In 1564, the ruler Alexandru Lapusneanu moved the Moldavian capital from Suceava to Iasi. In 1640, Vasile Lupu established the first school here in Romanian and a typography in the Three Hierarchs Church. In 1643, the first printed book in Moldova appeared in Iasi.
The city was burned down by the Tatars in 1513, by the Ottomans in 1538, and the Russians in 1686. In 1734, was affected by an epidemic plague. Through the Peace treaty signed in Iaşi, the sixth Russian-Turkish War ended in 1792. In 1822, the Turks stormed the city to quell the Greek revolutionaries of Eteria, led by Alexandru Ipsilanti.
Between 1565 and 1859, the city was the capital of Moldavia, then, between 1859 and 1862, both Iaşi and Bucharest were de facto capitals of the United Principalities of Moldavia and Wallachia. In 1862, when the union of the two principalities was recognized under the name of Romania, the capital was established in Bucharest. To compensate the losses caused by changing the seat of government, was voted to pay 148 150 lei to city, but this never happened.
After 1860, wood and mud buildings were gradually replaced with ones of stone and brick, and the street network has been improved. New establishments were built as the Palace of Culture, the National Theatre and the University “Alexandru Ioan Cuza”.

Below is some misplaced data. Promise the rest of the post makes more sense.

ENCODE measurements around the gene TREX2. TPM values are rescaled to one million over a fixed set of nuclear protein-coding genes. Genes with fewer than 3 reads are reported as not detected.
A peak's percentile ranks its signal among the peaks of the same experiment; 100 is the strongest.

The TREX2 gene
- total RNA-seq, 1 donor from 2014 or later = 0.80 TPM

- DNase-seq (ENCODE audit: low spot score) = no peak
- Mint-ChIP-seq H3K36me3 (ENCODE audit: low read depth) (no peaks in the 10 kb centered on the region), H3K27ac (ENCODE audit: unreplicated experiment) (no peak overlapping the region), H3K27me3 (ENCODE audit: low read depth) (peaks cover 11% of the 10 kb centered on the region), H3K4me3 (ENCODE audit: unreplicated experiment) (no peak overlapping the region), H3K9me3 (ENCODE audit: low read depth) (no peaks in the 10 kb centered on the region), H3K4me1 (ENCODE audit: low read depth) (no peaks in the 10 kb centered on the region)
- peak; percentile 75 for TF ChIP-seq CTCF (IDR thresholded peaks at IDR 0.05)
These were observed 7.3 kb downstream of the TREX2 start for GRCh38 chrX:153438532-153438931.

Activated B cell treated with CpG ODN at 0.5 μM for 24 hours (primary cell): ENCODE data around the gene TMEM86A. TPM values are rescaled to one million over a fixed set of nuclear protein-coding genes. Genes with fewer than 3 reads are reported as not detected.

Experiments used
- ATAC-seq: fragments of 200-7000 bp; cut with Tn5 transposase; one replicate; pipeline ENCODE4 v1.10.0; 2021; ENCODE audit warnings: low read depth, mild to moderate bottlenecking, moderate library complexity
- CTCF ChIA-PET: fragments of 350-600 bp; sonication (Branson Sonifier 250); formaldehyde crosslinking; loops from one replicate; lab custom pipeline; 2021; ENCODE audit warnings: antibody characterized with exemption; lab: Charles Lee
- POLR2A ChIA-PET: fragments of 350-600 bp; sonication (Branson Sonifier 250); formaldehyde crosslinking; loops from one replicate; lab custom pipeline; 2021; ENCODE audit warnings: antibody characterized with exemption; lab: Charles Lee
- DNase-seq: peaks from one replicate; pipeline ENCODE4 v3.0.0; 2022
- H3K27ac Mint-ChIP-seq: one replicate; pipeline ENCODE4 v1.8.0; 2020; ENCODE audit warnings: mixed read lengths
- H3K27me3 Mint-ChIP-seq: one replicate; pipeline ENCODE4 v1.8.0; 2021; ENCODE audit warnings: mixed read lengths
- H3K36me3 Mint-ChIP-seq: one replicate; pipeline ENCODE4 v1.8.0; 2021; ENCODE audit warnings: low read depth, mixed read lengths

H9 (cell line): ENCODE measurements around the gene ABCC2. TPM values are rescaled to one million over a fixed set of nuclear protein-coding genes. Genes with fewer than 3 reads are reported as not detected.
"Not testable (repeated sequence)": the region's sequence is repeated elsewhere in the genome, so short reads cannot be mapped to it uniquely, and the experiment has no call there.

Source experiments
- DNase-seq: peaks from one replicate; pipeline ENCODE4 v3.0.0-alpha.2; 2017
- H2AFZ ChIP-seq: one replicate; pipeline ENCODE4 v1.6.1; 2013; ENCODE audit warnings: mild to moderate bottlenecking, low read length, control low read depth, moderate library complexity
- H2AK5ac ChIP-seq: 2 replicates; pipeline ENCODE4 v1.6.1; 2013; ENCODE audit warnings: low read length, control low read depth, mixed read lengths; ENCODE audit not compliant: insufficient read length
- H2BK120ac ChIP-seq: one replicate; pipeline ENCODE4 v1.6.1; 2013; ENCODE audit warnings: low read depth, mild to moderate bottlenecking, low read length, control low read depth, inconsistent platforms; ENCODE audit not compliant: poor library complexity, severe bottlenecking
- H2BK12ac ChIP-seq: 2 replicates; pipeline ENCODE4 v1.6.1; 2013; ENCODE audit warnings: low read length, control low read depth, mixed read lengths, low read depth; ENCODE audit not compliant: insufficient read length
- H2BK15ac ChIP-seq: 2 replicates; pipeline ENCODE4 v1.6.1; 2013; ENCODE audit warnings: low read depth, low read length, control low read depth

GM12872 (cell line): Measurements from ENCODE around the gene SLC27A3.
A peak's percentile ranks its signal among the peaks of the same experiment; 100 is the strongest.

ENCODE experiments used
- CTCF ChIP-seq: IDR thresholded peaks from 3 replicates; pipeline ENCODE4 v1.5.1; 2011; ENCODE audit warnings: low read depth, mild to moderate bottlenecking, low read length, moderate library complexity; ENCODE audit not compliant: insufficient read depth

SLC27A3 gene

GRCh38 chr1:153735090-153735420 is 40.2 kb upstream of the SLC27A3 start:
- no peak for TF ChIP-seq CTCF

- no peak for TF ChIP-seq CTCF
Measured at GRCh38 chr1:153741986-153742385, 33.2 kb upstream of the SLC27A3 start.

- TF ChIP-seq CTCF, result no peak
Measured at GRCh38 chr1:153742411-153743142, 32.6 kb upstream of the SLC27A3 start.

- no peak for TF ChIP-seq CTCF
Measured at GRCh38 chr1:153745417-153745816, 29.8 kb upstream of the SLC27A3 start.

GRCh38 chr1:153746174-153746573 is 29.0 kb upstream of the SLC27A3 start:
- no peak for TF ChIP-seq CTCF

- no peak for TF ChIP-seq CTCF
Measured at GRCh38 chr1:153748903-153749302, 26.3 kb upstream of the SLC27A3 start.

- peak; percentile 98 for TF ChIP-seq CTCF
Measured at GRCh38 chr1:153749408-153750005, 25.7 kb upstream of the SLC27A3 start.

During the First World War for two years, Iasi was the capital of the free Romania, after Bucharest fell to the Central Powers on 6 December 1916. In November 1918, the capital was moved to Bucharest.
World War II was a dark period in the history of Iasi. During the Antonescu regime, Iasi pogrom of June 27 to 29, 1941 was one of the worst events of its kind in the world, too little known by the inhabitants of Iasi themselves, both before and after the Romanian Revolution of 1989. In May 1944, the city was the scene of heavy fighting between Romanian-German forces and the Red Army, days in which much of the historical areas of the city was destroyed.
Famous elite Panzergrenadier Division “Grossdeutschland” won an important victory over the Soviets in the Battle of Targu Frumos, near Iasi. In July, Iasi was occupied by Stalinist forces.
In the postwar period, the city continued to grow, building new neighborhoods and industrial enterprises. After the fall of communism, the city remained the most important cultural center outside the Carpathian arch, after Bucharest. Iasi could obtain the title of “city initiator of the Revolution of 1989” by government ordinance, in 14 December 1989, many citizens were being arrested for had organized a rally against the communist regime. Uprising signal should be given by the bells of the Metropolitan Church. The revolutionary plan was however found by Security. At the time fixed, Union Square was strictly supervised by militiamen, which prevented any demonstration, and the Popular Front members were arrested. they were released a few days later, in December 22, 1989.